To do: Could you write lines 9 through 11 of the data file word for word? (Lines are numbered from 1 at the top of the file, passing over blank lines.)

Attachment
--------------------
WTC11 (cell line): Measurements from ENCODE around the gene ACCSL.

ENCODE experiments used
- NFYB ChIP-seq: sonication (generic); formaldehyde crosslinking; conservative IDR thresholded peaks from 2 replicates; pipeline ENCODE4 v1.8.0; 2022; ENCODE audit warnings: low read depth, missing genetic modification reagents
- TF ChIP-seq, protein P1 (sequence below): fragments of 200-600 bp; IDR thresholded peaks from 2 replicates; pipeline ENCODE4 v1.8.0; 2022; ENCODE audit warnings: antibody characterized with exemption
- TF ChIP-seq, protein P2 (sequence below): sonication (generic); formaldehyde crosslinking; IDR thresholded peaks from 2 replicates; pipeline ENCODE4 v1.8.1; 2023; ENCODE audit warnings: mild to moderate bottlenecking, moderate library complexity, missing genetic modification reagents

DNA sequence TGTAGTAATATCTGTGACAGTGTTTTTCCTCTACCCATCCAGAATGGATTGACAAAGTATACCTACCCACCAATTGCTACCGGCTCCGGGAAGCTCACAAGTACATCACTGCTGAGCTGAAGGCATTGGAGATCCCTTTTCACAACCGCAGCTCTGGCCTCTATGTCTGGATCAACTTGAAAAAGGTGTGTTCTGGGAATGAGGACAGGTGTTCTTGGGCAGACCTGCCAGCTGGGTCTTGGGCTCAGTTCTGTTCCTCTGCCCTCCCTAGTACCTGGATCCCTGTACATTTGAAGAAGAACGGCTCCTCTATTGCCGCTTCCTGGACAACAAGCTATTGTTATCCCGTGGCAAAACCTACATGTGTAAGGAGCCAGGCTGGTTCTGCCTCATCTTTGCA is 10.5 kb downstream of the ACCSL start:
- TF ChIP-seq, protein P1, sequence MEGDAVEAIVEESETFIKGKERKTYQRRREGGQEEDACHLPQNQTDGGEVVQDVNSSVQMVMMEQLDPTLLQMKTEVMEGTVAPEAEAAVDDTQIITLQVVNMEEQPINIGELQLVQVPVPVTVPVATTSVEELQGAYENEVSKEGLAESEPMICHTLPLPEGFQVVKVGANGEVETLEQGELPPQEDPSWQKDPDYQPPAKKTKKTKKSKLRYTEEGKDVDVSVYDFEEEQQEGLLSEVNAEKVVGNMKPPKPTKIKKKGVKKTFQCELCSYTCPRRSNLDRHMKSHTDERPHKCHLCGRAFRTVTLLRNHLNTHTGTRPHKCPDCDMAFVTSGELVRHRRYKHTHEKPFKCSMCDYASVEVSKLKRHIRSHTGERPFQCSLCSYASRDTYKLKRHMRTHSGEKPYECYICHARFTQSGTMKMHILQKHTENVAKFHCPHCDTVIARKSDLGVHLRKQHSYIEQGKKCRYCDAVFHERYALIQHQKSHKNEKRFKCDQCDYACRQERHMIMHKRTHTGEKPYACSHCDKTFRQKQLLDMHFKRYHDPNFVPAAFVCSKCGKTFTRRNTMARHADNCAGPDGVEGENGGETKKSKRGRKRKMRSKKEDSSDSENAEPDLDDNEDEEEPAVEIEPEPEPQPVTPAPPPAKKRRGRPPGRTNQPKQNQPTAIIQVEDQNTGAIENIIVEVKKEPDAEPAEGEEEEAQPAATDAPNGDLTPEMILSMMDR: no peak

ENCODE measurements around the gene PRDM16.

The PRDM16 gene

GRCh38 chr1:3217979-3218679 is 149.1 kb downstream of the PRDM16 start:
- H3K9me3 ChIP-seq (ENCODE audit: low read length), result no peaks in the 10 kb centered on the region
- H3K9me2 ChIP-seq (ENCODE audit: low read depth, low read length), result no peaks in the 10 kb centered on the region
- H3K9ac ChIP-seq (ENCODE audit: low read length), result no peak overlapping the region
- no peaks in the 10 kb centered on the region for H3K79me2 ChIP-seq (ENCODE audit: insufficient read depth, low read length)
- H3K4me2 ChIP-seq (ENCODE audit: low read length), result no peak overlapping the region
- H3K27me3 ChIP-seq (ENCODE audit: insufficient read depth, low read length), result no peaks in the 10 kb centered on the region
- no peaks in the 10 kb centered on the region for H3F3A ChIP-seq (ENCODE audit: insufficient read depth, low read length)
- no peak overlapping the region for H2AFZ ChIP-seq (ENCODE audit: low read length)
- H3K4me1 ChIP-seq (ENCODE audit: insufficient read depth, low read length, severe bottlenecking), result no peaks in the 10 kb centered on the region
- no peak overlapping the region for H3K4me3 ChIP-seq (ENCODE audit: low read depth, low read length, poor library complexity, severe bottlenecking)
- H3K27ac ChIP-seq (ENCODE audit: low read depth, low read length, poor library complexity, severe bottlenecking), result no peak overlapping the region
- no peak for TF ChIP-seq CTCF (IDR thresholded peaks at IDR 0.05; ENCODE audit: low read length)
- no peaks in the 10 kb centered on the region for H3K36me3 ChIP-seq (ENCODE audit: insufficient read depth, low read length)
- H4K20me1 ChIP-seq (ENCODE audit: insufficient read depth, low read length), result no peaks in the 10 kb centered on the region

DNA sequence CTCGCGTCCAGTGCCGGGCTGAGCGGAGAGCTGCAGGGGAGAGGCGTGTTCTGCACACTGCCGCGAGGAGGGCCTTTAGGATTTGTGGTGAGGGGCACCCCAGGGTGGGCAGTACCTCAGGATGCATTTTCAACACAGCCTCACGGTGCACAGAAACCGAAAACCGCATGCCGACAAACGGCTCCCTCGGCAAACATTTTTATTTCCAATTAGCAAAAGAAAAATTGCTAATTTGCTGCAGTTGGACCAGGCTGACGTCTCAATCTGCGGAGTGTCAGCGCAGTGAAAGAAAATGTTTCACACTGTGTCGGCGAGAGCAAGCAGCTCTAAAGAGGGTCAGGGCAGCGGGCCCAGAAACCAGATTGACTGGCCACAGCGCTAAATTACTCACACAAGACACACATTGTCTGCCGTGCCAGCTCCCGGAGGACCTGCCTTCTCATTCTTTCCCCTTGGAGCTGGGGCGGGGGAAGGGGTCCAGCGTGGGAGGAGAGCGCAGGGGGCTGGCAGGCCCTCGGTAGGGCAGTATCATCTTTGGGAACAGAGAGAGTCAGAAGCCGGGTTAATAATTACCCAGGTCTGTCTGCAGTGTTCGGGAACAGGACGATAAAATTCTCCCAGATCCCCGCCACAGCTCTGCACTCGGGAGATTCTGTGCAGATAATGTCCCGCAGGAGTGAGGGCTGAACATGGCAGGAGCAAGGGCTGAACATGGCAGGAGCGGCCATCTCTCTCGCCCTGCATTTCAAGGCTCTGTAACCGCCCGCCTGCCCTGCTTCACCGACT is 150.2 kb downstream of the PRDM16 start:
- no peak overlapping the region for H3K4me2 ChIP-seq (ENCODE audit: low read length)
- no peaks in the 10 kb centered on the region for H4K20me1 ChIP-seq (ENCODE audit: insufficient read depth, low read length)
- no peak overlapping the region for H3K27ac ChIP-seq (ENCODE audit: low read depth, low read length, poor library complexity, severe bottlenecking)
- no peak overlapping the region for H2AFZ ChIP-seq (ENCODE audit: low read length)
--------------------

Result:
The PRDM16 gene

GRCh38 chr1:3217979-3218679 is 149.1 kb downstream of the PRDM16 start:
- H3K9me3 ChIP-seq (ENCODE audit: low read length), result no peaks in the 10 kb centered on the region